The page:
Clinical decision making for human papillomavirus (HPV)-negative head and neck squamous cell carcinoma (HNSCC) is predominantly guided by disease stage and anatomic location, with few validated biomarkers. The epidermal growth factor receptor (EGFR) is an important therapeutic target, but its value in guiding therapeutic decision making remains ambiguous. We integrated analysis of clinically annotated tissue microarrays with analysis of data available through the TCGA, to investigate the idea that expression signatures involving EGFR, proteins regulating EGFR function, and core cell-cycle modulators might serve as prognostic or drug response–predictive biomarkers. This work suggests that consideration of the expression of NSDHL and proteins that regulate EGFR recycling in combination with EGFR provides a useful prognostic biomarker set. In addition, inactivation of the tumor suppressor retinoblastoma 1 (RB1), reflected by CCND1/CDK6-inactivating phosphorylation of RB1 at T356, inversely correlated with expression of EGFR in patient HNSCC samples. Moreover, stratification of cases with high EGFR by expression levels of CCND1, CDK6, or the CCND1/CDK6-regulatory protein p16 (CDKN2A) identified groups with significant survival differences. To further explore the relationship between EGFR and RB1-associated cell-cycle activity, we evaluated simultaneous inhibition of RB1 phosphorylation with the CDK4/6 inhibitor palbociclib and of EGFR activity with lapatinib or afatinib. These drug combinations had synergistic inhibitory effects on the proliferation of HNSCC cells and strikingly limited ERK1/2 phosphorylation in contrast to either agent used alone. In summary, combinations of CDK and EGFR inhibitors may be particularly useful in EGFR and pT356RB1-expressing or CCND1/CDK6-overexpressing HPV-negative HNSCC. Mol Cancer Ther; 15(10); 2486–97. ©2016 AACR.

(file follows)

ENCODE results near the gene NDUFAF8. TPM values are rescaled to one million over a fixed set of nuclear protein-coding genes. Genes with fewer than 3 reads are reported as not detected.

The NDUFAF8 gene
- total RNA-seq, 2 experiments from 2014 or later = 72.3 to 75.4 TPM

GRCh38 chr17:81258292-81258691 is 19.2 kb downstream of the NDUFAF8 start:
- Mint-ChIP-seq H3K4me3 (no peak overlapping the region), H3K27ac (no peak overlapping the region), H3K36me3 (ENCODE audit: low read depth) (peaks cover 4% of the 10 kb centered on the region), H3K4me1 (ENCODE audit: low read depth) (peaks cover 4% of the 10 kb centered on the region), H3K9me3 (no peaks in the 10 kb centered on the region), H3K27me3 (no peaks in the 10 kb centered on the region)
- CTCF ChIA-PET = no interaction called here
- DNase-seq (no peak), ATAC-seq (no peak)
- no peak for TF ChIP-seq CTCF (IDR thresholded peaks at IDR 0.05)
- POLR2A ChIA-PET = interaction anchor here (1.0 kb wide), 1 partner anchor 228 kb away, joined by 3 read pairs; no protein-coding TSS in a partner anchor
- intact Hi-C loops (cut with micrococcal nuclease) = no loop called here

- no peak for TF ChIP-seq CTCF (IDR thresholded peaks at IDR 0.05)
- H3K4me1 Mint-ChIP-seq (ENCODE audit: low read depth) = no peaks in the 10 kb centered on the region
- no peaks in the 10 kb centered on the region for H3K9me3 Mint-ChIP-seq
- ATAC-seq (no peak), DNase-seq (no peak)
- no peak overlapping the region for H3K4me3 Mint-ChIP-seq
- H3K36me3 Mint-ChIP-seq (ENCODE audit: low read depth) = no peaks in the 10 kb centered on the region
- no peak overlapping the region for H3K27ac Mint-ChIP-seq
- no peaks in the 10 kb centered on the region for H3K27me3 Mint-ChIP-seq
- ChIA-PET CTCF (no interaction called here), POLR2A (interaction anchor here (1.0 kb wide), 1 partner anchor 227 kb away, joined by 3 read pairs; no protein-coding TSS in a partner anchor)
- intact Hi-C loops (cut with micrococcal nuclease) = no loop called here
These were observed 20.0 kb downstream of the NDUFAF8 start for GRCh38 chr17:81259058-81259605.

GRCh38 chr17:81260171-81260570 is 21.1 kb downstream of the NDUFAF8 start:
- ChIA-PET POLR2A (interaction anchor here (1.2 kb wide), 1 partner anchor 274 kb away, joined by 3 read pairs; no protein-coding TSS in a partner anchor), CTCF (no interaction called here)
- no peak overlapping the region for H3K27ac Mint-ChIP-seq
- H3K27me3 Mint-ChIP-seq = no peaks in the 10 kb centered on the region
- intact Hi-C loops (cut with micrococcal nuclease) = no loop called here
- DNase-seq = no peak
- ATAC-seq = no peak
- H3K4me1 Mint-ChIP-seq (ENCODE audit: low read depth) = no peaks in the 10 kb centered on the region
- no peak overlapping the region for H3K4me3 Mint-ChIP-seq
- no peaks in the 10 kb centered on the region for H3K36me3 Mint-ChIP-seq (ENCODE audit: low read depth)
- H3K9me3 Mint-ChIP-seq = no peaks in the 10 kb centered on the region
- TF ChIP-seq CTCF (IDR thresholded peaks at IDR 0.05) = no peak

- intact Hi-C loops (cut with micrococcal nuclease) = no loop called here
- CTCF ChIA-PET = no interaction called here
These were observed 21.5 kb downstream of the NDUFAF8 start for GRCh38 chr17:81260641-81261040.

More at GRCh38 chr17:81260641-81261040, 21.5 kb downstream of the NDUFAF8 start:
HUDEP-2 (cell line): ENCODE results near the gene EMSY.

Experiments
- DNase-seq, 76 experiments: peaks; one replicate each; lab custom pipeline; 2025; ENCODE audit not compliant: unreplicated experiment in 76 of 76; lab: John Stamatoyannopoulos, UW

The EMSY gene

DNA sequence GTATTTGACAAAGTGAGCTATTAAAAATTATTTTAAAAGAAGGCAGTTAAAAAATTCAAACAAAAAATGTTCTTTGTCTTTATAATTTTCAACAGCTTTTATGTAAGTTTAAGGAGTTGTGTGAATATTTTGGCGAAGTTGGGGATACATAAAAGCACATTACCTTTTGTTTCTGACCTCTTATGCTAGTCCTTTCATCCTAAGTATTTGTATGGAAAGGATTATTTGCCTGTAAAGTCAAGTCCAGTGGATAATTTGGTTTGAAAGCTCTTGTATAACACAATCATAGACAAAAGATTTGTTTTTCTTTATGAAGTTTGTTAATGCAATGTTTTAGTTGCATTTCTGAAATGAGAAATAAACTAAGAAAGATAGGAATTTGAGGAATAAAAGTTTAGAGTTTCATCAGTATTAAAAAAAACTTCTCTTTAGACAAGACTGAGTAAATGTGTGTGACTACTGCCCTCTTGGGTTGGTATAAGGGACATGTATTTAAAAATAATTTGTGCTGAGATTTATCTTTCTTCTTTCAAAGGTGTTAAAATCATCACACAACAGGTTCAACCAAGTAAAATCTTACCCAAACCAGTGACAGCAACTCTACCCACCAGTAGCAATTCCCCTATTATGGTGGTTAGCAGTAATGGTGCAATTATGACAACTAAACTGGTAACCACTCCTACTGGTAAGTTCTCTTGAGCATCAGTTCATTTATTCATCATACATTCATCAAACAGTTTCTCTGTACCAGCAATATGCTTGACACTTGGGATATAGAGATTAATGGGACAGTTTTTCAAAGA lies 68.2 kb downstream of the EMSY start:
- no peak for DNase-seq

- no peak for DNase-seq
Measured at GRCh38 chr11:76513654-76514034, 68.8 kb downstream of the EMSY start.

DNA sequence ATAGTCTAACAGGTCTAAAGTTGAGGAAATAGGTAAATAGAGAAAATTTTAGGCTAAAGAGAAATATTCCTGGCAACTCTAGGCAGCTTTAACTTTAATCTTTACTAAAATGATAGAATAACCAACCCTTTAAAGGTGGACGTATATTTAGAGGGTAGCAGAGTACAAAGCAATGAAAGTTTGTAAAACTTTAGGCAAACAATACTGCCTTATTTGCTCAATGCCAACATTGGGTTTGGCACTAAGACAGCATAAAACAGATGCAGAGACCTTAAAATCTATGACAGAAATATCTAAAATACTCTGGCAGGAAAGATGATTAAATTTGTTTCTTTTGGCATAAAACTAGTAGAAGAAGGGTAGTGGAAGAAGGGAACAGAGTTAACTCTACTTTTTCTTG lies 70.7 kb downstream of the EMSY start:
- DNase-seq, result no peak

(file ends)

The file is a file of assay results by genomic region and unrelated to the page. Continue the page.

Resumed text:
Monday, October 3, 2016 12:05 AM|Chen, P., Lee, N. V., Hu, W., Xu, M., Ferre, R. A., Lam, H., Bergqvist, S., Solowiej, J., Diehl, W., He, Y.-A., Yu, X., Nagata, A., VanArsdale, T., Murray, B. W.|Molecular Cancer Therapeutics current issue|Labels: CDK